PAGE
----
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Original Research ARTICLE

Front. Cell Dev. Biol., 12 August 2020 | https://doi.org/10.3389/fcell.2020.00774

BRG1 Activates PR65A Transcription to Regulate NO Bioavailability in Vascular Endothelial Cells

Baoyu Chen2†, Qianwen Zhao2†, Tongchang Xu2, Liming Yu2, Lili Zhuo3*, Yuyu Yang1,4* and Yong Xu2,4
  • 1Jiangsu Key Laboratory for Molecular and Medical Biotechnology, College of Life Sciences, Nanjing Normal University, Nanjing, China
  • 2Department of Pathophysiology, Nanjing Medical University, Nanjing, China
  • 3Department of Geriatrics, The Second Affiliated Hospital of Nanjing Medical University, Nanjing, China
  • 4Institute of Biomedical Research, Liaocheng University, Liaocheng, China

Vascular endothelial cells contribute to the pathogenesis of cardiovascular diseases by producing and disseminating angiocrine factors. Nitric oxide (NO), catalyzed by endothelial NO synthase (eNOS), is one of the prototypical angiocrine factors. eNOS activity is modulated by site-specific phosphorylation. We have previously shown that endothelial-specific knockdown of BRG1 in Apoe–/– mice attenuates the development of atherosclerosis, in which eNOS-dependent NO catalysis plays an antagonizing role. Here we report that attenuation of atherogenesis in mice by BRG1 knockdown was accompanied by partial restoration of NO biosynthesis by 44% in the arteries and a simultaneous up-regulation of eNOS serine 1177 phosphorylation by 59%. Indeed, BRG1 depletion or inhibition ameliorated oxLDL-induced loss of NO bioavailability and eNOS phosphorylation in cultured endothelial cells. Further analysis revealed that BRG1 regulated eNOS phosphorylation and NO synthesis by activating the transcription of protein phosphatase 2A (PP2A) structural subunit a (encoded by PR65A). BRG1 interacted with ETS1, was recruited by ETS1 to the PR65A promoter, and cooperated with ETS1 to activate PR65A transcription. Finally, depletion of ETS1, similar to BRG1, repressed PR65A induction, normalized eNOS phosphorylation, and rescued NO biosynthesis in endothelial cells treated with oxLDL. In conclusion, our data characterize a novel transcriptional cascade that regulates NO bioavailability in vascular endothelial cells.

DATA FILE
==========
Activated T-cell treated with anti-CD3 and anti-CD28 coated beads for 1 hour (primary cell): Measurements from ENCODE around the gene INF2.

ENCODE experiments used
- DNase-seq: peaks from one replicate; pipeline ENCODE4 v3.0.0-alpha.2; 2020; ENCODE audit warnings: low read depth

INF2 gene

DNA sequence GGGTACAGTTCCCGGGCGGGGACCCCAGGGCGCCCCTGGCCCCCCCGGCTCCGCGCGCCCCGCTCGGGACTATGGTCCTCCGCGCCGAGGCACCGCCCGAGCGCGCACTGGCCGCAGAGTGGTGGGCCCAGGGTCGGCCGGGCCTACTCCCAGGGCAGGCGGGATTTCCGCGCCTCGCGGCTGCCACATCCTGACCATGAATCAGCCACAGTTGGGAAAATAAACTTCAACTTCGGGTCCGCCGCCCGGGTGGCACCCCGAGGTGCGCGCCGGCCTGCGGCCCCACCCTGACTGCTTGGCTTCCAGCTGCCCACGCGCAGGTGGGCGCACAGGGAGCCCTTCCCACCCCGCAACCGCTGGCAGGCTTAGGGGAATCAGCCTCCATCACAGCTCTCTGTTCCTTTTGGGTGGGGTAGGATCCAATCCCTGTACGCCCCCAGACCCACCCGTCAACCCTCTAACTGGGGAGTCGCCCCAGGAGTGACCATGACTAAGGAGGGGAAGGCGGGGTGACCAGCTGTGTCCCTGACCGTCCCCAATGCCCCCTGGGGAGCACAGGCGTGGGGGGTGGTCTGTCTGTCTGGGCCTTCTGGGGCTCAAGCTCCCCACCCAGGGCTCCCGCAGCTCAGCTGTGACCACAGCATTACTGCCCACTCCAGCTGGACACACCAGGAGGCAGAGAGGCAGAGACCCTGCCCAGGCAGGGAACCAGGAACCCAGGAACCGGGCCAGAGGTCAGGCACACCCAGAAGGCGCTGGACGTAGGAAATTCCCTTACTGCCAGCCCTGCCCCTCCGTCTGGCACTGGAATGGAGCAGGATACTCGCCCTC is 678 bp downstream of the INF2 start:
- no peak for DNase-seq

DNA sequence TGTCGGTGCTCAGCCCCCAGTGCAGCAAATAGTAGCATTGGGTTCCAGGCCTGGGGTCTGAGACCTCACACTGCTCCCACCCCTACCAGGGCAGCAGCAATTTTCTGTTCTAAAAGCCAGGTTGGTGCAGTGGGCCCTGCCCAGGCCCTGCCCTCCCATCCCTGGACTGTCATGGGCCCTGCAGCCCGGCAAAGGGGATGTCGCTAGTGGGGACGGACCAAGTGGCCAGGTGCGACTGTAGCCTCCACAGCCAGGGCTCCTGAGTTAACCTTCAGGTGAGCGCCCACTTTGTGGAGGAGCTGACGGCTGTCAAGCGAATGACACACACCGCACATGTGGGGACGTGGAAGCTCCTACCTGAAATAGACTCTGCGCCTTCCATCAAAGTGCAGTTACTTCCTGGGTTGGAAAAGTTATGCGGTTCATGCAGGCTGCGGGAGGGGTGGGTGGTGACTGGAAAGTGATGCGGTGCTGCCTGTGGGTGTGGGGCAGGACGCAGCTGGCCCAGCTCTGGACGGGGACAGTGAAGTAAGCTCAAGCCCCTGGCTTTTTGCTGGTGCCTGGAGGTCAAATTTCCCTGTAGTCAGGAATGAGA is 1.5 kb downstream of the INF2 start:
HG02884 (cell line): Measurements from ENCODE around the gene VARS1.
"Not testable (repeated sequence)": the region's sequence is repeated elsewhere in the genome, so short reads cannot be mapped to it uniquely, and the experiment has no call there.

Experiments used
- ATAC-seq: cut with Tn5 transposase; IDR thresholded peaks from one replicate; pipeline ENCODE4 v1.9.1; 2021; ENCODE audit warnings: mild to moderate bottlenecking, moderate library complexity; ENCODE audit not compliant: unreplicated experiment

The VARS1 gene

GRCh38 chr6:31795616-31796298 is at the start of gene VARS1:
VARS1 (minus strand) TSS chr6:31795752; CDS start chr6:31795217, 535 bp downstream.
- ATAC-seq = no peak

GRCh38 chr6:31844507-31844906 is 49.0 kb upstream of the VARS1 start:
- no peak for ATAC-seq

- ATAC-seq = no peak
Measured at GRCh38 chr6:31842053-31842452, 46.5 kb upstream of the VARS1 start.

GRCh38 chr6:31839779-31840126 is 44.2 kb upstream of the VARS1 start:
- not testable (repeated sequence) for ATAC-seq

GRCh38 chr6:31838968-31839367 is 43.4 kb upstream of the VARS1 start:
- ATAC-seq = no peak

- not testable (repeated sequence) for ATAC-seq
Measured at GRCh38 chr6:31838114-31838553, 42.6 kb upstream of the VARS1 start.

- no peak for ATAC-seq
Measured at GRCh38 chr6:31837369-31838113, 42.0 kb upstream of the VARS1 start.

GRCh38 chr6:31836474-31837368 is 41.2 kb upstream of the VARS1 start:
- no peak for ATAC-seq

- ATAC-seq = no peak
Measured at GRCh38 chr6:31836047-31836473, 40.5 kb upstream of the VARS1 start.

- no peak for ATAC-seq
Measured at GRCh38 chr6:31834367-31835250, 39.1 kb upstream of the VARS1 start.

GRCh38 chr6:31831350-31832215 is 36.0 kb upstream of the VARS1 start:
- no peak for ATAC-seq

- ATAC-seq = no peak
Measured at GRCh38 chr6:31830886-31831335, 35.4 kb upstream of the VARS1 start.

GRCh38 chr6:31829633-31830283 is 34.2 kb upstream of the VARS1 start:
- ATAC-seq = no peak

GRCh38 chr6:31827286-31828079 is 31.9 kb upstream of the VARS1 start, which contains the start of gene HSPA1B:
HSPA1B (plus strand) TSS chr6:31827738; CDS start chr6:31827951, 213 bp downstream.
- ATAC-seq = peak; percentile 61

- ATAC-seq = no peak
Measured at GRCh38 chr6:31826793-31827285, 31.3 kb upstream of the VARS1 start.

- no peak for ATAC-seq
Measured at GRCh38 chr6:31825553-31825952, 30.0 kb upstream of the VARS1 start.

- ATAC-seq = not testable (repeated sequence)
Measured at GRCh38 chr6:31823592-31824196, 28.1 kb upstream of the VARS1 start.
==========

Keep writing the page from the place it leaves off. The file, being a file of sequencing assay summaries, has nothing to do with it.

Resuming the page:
Introduction

Vascular endothelial cells represent one of the most important cell populations in the maintenance of vascular homeostasis (Oettgen, 2001). Rather than an isolated and static entity, vascular endothelial cells form vibrant and dynamic communications with other cell types via paracrine or endocrine routes to regulate proliferation, migration, differentiation, apoptosis, and inflammation (Vita, 2011; Liu et al., 2012; Ren et al., 2013). Specifically, the various cues produced and disseminated by vascular endothelial cells to mediate cell–cell crosstalk are termed “angiocrine signals” to reflect their endothelial origin (Rafii et al., 2016). Nitric oxide (NO) is a prototypical and one of the best characterized angiocrine factors playing versatile roles in the pathogenesis of cardiovascular diseases (Dong et al., 2020). NO biosynthesis in vascular endothelial cells is catalyzed by endothelial NO synthase (eNOS, encoded by NOS3). Ample evidence (Wang et al., 2020) suggests that eNOS over-expression attenuates whereas eNOS deletion aggravates a host of cardiovascular diseases although there have been a few exceptions. For instance, Ozaki et al. have reported that eNOS over-expression accelerates atherosclerosis in Apoe–/– mice owing to the dys-regulation of its enzymatic activity indicating that eNOS activity status, rather than its overall expression level, dictates the vascular homeostasis (Ozaki et al., 2002).